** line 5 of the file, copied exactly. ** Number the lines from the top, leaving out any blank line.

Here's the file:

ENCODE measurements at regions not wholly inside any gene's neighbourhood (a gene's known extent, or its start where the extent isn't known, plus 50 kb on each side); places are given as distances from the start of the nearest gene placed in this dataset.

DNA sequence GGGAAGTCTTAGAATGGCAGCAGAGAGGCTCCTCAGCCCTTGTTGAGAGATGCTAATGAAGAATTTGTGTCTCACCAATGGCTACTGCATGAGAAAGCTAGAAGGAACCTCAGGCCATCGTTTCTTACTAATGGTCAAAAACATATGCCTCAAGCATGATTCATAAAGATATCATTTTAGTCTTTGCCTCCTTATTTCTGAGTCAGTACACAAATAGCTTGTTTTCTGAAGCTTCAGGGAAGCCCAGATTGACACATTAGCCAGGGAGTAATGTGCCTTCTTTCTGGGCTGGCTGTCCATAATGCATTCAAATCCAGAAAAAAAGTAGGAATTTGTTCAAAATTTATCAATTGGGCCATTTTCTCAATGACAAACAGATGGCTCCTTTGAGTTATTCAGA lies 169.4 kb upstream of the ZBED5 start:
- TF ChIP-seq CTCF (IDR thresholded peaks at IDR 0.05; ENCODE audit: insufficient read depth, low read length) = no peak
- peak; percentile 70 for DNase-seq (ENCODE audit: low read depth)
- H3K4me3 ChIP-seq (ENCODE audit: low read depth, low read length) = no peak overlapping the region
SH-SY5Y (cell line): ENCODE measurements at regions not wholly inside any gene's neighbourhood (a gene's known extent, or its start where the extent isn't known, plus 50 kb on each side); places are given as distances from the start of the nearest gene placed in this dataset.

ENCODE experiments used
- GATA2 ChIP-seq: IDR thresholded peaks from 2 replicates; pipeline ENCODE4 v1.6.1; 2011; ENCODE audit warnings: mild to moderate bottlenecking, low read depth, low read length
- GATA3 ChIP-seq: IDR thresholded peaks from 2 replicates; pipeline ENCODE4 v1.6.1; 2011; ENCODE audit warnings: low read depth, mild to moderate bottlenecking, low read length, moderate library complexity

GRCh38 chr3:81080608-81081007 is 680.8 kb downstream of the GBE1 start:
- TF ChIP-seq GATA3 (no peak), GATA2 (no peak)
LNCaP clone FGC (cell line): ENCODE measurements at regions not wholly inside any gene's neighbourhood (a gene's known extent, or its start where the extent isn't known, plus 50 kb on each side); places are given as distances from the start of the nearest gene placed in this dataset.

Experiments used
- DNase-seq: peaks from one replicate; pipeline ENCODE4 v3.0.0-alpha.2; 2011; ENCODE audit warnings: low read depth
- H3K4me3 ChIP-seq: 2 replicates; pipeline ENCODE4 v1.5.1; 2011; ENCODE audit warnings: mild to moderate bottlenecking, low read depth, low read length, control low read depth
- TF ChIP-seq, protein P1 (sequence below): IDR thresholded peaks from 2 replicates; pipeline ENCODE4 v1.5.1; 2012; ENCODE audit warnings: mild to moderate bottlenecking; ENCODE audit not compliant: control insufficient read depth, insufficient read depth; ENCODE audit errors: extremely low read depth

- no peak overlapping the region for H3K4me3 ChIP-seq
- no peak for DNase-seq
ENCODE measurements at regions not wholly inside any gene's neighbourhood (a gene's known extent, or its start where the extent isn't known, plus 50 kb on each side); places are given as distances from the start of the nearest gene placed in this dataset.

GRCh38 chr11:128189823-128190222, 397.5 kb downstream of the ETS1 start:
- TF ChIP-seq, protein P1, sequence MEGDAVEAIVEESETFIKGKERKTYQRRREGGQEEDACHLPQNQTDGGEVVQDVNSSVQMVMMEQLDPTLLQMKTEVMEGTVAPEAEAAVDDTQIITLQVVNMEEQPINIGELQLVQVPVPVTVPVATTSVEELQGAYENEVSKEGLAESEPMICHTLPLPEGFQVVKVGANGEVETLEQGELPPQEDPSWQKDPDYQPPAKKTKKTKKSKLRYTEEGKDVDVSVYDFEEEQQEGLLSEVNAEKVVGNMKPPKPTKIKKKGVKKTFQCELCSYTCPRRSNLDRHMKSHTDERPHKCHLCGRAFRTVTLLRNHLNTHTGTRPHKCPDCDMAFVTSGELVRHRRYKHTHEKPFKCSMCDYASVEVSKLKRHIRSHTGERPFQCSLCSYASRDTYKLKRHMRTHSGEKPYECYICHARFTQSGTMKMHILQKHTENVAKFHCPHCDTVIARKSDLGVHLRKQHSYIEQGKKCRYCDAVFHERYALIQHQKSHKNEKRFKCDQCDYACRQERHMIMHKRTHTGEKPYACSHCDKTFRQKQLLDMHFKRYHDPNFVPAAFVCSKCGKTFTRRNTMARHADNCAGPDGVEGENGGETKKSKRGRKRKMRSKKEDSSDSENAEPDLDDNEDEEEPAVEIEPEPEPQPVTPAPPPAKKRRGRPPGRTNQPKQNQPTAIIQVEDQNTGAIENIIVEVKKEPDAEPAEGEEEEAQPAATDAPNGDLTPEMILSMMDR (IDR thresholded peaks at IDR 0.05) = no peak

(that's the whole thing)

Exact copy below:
- H3K4me3 ChIP-seq (ENCODE audit: low read depth, low read length) = no peak overlapping the region